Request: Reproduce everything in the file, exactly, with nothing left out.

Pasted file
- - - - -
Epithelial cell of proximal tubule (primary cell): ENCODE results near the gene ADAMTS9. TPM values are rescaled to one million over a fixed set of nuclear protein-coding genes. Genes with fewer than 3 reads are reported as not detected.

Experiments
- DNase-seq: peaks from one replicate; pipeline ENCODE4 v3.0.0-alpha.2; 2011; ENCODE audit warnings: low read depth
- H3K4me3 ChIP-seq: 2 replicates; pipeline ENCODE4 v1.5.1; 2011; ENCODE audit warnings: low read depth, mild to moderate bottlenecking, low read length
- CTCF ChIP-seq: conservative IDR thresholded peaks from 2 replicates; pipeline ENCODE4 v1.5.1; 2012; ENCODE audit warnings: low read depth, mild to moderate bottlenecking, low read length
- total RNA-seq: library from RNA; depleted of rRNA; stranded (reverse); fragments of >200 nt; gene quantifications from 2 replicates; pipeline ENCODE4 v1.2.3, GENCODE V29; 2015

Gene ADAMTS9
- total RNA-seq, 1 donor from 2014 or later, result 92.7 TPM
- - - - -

Epithelial cell of proximal tubule (primary cell): ENCODE results near the gene ADAMTS9. TPM values are rescaled to one million over a fixed set of nuclear protein-coding genes. Genes with fewer than 3 reads are reported as not detected.

Experiments
- DNase-seq: peaks from one replicate; pipeline ENCODE4 v3.0.0-alpha.2; 2011; ENCODE audit warnings: low read depth
- H3K4me3 ChIP-seq: 2 replicates; pipeline ENCODE4 v1.5.1; 2011; ENCODE audit warnings: low read depth, mild to moderate bottlenecking, low read length
- CTCF ChIP-seq: conservative IDR thresholded peaks from 2 replicates; pipeline ENCODE4 v1.5.1; 2012; ENCODE audit warnings: low read depth, mild to moderate bottlenecking, low read length
- total RNA-seq: library from RNA; depleted of rRNA; stranded (reverse); fragments of >200 nt; gene quantifications from 2 replicates; pipeline ENCODE4 v1.2.3, GENCODE V29; 2015

Gene ADAMTS9
- total RNA-seq, 1 donor from 2014 or later, result 92.7 TPM